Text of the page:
An underground utility locator is a helpful tool for finding buried lines. As you plan for your next excavation project, be sure to use the right tools and avoid these common underground utility location misconceptions.
Buried Utilities Are Easy To Find
One of the biggest misconceptions when working around buried utilities is that it’s going to be easy to locate them. While this is true if you’re using a utility locator, it’s actually much more complicated without the right tools.
Be sure to always use a locator even if you’re working with a map of the nearby utilities. Use your locator to find the position of utility lines and start your digging operation away from the location. Consider digging as far as 10 feet away from the lines to be sure you aren’t hitting a line.
Continue to dig around the buried lines by hand if necessary. Even the smallest excavator can have difficulties navigating one or more buried lines without damaging them or slowing down the work process. Hand digging may take longer but it can help avoid damage and injury.
Utility Strikes Are Rare
A utility strike represents a significant cost. Whether you’re a surveyor or a construction worker, strikes are an unfortunate reality of your industry. Avoid the damage and liability of a utility strike by being cautious as you work around utilities.
Don’t assume you know where lines are, whether you have a map or have used a locator, but continue to dig cautiously until you can verify the utility location. Once you find a utility, work around it carefully. Dig by hand if necessary to prevent a strike from breaking a pipe or damaging an electrical wire.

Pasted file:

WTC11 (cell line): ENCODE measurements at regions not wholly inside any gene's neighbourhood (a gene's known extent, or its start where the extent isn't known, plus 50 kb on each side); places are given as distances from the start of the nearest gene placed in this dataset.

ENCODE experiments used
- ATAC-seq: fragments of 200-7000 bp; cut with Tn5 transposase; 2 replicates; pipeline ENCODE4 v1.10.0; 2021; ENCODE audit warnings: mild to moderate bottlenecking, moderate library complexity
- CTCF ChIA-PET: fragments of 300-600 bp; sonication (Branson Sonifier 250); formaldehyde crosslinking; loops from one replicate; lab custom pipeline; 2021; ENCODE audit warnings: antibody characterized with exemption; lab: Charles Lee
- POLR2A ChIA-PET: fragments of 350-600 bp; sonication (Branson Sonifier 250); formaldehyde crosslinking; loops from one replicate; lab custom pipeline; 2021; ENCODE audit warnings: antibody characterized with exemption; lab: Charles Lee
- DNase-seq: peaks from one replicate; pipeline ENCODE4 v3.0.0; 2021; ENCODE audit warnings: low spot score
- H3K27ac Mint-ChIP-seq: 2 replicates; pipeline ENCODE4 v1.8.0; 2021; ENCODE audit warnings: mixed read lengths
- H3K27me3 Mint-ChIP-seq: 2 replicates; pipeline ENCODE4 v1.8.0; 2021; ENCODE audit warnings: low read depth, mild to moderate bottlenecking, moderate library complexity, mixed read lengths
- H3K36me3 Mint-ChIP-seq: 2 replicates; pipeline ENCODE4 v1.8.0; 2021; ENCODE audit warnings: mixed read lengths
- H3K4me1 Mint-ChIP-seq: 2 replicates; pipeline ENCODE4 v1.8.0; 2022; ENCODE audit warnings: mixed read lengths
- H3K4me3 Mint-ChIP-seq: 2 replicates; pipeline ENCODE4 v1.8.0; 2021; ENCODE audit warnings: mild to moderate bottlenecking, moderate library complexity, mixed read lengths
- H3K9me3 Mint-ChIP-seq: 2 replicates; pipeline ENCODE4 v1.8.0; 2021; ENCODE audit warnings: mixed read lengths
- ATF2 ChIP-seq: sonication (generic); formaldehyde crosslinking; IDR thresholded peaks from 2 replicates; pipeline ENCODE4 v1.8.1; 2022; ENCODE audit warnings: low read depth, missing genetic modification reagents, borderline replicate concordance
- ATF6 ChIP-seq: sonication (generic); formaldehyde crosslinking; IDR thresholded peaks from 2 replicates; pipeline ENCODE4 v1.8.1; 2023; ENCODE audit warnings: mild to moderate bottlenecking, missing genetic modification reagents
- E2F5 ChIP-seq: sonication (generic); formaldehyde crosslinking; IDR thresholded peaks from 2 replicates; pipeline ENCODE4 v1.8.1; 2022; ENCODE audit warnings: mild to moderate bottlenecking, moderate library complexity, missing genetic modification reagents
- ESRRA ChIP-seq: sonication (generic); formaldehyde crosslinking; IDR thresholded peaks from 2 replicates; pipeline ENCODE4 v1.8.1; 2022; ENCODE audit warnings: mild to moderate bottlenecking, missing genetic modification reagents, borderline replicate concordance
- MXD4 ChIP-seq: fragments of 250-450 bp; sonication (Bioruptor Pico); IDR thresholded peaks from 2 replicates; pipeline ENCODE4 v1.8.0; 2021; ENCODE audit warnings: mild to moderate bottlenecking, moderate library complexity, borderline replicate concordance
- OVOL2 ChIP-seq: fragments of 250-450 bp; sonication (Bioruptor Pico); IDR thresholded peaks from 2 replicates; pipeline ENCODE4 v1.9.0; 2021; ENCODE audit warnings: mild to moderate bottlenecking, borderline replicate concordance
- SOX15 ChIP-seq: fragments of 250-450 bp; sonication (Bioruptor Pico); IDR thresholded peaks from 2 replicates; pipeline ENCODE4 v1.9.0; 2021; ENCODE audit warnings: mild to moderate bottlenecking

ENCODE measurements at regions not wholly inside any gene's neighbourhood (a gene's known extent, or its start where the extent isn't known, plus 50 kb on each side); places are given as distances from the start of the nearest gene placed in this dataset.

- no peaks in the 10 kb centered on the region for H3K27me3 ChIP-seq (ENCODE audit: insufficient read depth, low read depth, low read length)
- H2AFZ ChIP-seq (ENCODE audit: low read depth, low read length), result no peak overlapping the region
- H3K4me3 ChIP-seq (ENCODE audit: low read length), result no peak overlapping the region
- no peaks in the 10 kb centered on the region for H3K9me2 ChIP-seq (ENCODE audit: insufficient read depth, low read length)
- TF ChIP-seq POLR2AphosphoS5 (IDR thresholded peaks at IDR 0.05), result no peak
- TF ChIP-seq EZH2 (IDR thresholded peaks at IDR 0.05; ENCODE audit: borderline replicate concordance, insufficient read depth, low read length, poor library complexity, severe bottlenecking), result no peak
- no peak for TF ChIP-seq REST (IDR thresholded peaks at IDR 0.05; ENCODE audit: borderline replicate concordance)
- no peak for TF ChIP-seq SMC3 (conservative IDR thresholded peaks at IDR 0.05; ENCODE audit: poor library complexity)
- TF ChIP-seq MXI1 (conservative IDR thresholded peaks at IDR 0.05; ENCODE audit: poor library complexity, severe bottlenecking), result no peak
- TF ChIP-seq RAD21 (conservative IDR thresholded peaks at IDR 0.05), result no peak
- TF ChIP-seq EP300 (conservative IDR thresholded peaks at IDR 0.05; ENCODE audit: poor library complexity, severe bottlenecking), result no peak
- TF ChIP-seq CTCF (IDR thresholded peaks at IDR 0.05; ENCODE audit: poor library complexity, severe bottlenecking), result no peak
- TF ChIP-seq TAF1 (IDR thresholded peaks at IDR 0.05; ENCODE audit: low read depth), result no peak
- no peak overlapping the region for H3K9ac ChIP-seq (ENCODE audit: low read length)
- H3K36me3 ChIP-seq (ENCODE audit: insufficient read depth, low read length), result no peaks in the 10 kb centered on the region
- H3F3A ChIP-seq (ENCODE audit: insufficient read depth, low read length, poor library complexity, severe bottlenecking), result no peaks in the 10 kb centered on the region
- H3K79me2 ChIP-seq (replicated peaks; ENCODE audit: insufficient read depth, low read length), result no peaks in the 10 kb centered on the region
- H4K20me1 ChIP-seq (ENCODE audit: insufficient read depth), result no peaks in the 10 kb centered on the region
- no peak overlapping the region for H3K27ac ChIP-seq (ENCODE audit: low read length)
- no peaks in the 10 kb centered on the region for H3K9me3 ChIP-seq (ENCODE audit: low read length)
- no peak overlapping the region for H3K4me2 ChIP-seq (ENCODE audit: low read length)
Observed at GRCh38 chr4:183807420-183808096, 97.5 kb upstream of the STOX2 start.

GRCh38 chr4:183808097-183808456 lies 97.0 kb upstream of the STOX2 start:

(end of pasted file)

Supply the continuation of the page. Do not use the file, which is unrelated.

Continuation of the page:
Old Maps Are Still Accurate
A map that’s 10 years old or more may not give you an accurate understanding of the nearby utilities. Use a locator any time you’re working in an area with utilities and don’t assume the depth or location of utilities is accurately marked on an old map.
Try to find an updated map to help you quickly locate the approximate position of utilities. Be sure to use your locator to sweep other areas for possible utilities, but a map can help you save time and quickly find known lines buried on or near your construction site.
Abandoned Lines Are Safe To Dig Up
An abandoned line can seem like just a scrap piece of wire or pipe in the ground. Old utility lines can still be a hazard to construction workers, so don’t assume they’re safe to dig up.
Use a utility locator to find any active or abandoned lines. Avoid abandoned lines, since they may be used as a conduit for new utilities. An abandoned line can still slow down your excavation process or damage equipment if not treated carefully.
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